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Jay Z unveils ‘4:44’ Bonus track ft Lupita Nyong’o and James Blake

The visuals for this song are insane.

19th Aug 2017

Credit Image: NYC Del Network

2017 is a year that seems to be revealing artists broadening ambitions and exposure through lyrical expressions that articulate elements of self-discovery in a world that is only getting more complex. This couldn’t be more truthful with the release of JAY-Z’s new album 4:44 which speaks both of Jay’s own self reflectivity alongside the unglamorous lessons that he has learned throughout his life.

Jay Z has been tactical about his rollout of the album, first making it a Tidal exclusive and then releasing a series of powerful videos to accompany the songs on the album. The latest video is for the song ‘MaNyfaCedGod’ featuring singer James Blake, a bonus track off the album.

The powerful video features ’12 Years A Slave’ actress Lupita Nyong’o who delivers a smashing performance along the dark and minimal backdrop of the video. Having released the video for ‘Moonlight’ recently, which is essentially an African American parody of the sitcom ‘Friends’ – the video features former YouTube star and now HBO actress Issa Rae. Jay looks like he’s seriously branching into film production having signed a two-year deal in 2016 with The Weinstein company to make a film about Trayvon Martin.

4:44 – A Sacred Number

There are many people who believe that rap is an art form that contains no substance due to the oversaturated themes such as drugs, sex, love and fame – thus making most rap albums escapist fantasies provided for house parties and clubs.

4:44 takes a different approach.

Jay-Z once expressed that he thought that over time rap has had a larger impact on racial relations than most cultural icons due to the fact that it influenced both “kids from urban areas” and people from around the world. Music itself gets its power both through the messages conveyed and the way it makes people feel, thus in some ways creating paths of understanding. Obviously like many other genres of music, rap will have its ups and downs alongside its artists, and this is exactly what is shown within 4:44 as Jay-Z puts his own life into the album to discuss his own fault’s and failures, perhaps putting them to rest.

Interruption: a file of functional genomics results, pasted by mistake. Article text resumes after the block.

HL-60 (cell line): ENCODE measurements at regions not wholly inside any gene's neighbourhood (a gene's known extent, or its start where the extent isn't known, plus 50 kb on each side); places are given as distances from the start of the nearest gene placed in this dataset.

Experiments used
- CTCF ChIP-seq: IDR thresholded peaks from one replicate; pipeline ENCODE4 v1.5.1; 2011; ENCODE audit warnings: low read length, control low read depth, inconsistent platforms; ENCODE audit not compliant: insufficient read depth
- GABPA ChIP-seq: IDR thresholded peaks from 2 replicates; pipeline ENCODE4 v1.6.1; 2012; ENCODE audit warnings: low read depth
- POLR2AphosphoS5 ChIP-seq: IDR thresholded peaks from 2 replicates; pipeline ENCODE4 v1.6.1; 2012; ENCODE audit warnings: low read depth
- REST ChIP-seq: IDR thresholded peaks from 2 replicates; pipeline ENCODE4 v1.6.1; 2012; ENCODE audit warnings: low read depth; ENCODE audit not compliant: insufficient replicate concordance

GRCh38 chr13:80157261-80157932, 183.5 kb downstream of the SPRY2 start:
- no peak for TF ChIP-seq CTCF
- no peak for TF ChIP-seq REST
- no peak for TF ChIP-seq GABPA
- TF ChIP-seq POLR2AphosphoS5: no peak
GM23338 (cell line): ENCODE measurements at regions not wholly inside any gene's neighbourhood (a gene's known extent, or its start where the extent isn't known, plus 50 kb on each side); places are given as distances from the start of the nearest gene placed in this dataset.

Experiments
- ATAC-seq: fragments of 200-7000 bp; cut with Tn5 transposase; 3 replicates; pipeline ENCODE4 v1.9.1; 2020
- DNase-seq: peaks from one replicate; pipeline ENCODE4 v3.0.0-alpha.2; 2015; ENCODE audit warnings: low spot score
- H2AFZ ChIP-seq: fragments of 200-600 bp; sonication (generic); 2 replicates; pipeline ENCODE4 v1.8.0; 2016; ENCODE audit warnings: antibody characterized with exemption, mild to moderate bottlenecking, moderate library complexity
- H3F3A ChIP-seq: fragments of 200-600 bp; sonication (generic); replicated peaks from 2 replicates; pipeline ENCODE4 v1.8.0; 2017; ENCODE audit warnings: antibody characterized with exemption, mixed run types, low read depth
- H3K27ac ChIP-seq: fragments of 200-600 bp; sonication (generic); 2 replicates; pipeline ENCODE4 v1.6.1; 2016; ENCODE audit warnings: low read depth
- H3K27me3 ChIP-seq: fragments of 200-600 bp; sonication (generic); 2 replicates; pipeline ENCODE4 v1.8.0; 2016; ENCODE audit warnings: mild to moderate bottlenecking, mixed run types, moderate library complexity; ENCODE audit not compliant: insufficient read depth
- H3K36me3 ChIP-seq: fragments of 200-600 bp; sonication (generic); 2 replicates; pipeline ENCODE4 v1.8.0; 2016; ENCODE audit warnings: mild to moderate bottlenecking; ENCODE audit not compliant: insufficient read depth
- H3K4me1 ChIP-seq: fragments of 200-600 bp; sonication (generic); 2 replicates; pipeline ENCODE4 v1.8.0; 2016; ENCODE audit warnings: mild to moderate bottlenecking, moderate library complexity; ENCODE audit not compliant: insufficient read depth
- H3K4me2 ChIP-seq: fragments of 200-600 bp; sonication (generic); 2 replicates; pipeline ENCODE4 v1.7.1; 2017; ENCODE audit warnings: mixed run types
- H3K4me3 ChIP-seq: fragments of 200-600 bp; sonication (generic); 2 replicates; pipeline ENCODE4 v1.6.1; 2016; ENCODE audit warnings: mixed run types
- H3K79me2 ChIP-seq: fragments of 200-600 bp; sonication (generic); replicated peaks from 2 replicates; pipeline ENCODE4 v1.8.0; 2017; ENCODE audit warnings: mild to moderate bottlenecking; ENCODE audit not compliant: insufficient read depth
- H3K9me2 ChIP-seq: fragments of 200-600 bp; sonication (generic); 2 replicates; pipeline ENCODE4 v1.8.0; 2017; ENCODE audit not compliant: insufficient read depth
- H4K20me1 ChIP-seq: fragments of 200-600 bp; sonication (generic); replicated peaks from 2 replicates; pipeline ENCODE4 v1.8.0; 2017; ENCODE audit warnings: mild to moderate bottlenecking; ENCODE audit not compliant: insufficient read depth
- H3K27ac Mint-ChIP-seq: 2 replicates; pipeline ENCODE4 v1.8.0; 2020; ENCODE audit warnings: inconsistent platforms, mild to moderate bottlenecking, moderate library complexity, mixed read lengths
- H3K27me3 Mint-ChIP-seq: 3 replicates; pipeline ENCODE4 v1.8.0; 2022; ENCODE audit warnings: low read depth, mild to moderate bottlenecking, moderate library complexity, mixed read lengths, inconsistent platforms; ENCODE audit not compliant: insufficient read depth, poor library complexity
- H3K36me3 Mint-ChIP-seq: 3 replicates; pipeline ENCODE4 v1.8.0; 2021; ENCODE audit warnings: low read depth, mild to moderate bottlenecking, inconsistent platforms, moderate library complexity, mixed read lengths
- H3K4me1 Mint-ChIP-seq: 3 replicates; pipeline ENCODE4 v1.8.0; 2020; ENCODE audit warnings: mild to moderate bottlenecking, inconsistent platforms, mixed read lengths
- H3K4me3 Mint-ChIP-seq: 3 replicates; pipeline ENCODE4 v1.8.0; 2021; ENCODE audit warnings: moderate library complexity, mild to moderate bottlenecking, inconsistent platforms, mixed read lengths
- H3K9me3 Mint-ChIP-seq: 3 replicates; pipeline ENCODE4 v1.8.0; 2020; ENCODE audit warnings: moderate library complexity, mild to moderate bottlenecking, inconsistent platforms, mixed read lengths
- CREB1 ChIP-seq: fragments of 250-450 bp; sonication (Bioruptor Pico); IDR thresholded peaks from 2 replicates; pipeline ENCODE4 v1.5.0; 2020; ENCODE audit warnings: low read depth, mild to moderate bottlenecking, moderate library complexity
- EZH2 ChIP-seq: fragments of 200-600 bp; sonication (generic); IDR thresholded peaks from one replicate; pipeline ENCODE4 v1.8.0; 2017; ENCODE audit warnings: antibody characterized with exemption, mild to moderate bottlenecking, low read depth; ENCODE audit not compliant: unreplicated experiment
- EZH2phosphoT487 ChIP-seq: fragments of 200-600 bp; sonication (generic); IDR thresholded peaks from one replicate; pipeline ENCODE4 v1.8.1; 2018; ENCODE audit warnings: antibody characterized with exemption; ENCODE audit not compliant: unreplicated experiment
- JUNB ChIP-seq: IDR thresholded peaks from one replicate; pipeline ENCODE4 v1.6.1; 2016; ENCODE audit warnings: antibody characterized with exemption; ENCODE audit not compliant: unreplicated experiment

When breaking down the title “4:44” it is very difficult to ignore the connections it has to Jay’s personal life. The title comes from Jay’s belief that four is his spiritual number alongside some coincidences that were implied through its inclusion as a title. Both Beyoncé and Jay’s birthday’s fall on a fourth, their wedding day is on a fourth, they have the roman numeral ‘IV’ (four) tattooed on their hands, and Blue’s name resembles that roman numeral. This further cements the personal nature of the album for Jay both in relation to himself as well has his family. The album was born from two decades of hard work and from the experience gained through Jay’s time under the spotlight a fame through that time.

Jay had admitted in some part that for him, greatness cannot be achieved unless a person is able to admit to their own weaknesses, and this is expressed perfectly throughout his album 4:44. This can be easily interpreted through his opening track “KILL JAY-Z” his death, and admittance of everything he has done wrong and as this continues on it seems to serve as a rebirth of himself as the person he wants to become, ending on the final track “LEGACY”. The track “SMILE” seems focused on the secrets he has kept while the track “4:44” discusses his response to infidelity, thus it makes sense that the last track “LEGACY” would discuss his future.

‘I’m not black, I’m O.J.’

“The Story of O.J.” is quite different from his other tracks. The use of cartoon illustrations for the official video has the blunt message repeated in the chorus. O.J. Simpson was beloved by white American’s during the seventies, although he was notable for his disassociation from black figures and the civil right movement. Jay’s inclusion of ‘I’m not black, I’m O.J.’ comes from O.J. refusal to protest the social inequalities at the time and the fact that he was inevitably dragged back into the stereotype of ‘the black man’ after he became the focus of that same racial debate while under suspicion for a murder case, highlighting how not even superstar status can avoid the racial tensions of America. Moreover, Jay’s commentary on black community, family and investment is punctuated throughout the track through examples of his own financial decisions. One such example can be seen when he states ‘I bought some artwork for one million, two years later that shit worth two million…I can’t wait to give this shit to my children.”

Overall, the majority of the songs on this album heavily rely on the message being passed forward as the lyrics are powerful, metaphorical and unglamorously poetic, resulting in them being memorable while bringing to mind the deeply thought-out rap music of the nineties and early two-thousands. The subject matter though covered by other artist is saturated with Jay’s unique self-expression, thus we hold the opinion that this album will hold for a long time due to both its artistic uniqueness and due to point it represents for an artist such as JAY-Z.

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